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Global markdown: Why money is on sale

Think of it as a massive global markdown on the price of money.

As investors fret about the prospects of higher interest rates in the U.S., the cost of borrowing is falling in the rest of the world.

The big reason: Central bankers around the world are slashing benchmark lending rates to try to reverse an ongoing slowdown in global growth. Though a convincing recovery has begun to take hold in the U.S., efforts to revive expansion after the Great Recession have faltered elsewhere.

With its economy in crisis, Russia's central bank announced a rate cut Friday—the second this year.

Since January, the list of central banks cutting rates includes Uzbekistan, Romania, Egypt, Peru, Turkey, Canada, the European Central Bank, Pakistan, Singapore, Albania, Australia, China (twice), Denmark, Sweden, Botswana, Israel, India, Poland and—earlier this week—Thailand and South Korea.

The moves come as air continues to leak from most of the world's economy. Japan keeps trying to shake off a decade of stagnation from massive borrowing to support a rapidly aging population. China's leaders are struggling to balance pro-growth policies amid persistent threats of a real estate bubble and the need to restructure a massive pile of bad debts.

And after five years of monetary squabbling, Europe is only beginning to embark on the kind of massive bond-buying program that U.S. central bankers recently wound down after five years of money printing.

Once-hot developing countries like Brazil are now watching their economies slide into reverse. Oil producers Russia and Venezuela have seen their currencies collapse with the price of crude. Central bankers' efforts to shore up growth with cheap money is complicated by the evaporation of inflation. A plunge in crude prices since last summer—which has already cut the price of fuels by roughly a third—is now working its way through oil-consuming economies, further dampening inflation.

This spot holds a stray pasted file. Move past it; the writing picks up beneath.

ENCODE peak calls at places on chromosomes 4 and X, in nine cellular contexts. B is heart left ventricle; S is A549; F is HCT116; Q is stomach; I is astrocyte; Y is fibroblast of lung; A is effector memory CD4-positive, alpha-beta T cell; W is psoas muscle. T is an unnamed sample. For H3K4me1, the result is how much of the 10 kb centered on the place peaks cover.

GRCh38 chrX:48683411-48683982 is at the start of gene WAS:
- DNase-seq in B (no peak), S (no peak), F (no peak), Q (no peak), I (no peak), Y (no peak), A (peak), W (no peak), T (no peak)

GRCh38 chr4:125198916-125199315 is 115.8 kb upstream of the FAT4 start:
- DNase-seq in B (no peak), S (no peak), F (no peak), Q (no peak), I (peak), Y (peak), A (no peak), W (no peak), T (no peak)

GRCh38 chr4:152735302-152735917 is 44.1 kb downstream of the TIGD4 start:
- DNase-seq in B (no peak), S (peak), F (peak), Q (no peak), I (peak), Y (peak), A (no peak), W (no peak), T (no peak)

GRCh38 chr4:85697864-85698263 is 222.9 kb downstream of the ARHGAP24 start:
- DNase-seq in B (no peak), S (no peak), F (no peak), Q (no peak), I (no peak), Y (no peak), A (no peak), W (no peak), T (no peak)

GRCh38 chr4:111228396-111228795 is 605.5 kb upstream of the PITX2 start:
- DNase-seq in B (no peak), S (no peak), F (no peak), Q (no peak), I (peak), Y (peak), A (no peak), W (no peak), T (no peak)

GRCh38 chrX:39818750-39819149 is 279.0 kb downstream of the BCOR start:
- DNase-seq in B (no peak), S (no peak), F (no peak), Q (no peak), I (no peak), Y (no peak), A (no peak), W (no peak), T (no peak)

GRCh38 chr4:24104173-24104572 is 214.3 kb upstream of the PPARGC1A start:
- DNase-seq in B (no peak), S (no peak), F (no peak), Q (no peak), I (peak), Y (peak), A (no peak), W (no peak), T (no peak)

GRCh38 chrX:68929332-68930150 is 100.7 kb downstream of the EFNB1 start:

"Much lower oil prices have to filter through to industries that buy it, and then be filtered once more to the prices they charge," said IHS Global Insight economist Michael Montgomery. "That all takes time, and will dominate the remainder of the first half of 2015, even if oil remains where it is today."

Read MoreLook for more energy deflation this year

The ongoing slowdown in the rise of consumer prices—known as disinflation—keeps central bankers up at night because they worry that it could lead to a much more dangerous phase known as deflation, when falling prices prompt business and consumers to cut spending as they wait for prices to fall further. Deflation is often a prelude to recession, so the hope is that cheaper money will head off that phase.

Though the downward pressure on the price of money is coming from central banks, the benchmark rates they set are only a suggested retail price—the real cost of money is set by borrowers, lenders, investors and money traders who buy and sell money minute by minute. And with economies slowing in much of the world, the demand for fresh cash has slackened—even as central banks are increasing the supply. That adds further downward pressure on rates.

Central bankers outside the U.S. are also leaning against the strong winds blowing against their currency from the ongoing strengthening of the dollar. For exporting countries, a weaker local currency helps boost profits because it makes a country's products cheaper when sold outside its borders. But it also raises the price of imports, especially goods prices in dollars, as the value of a local currency falls.

Unless and until the rest of the global economy revives, the trend is likely to continue. Much of the strength in the dollar is based on the investment appeal of the U.S. economy compared with the rest of the world. That appeal would become even greater if, as expected, U.S. interest rates begin rising further later this year, boosting returns for dollar-based investments.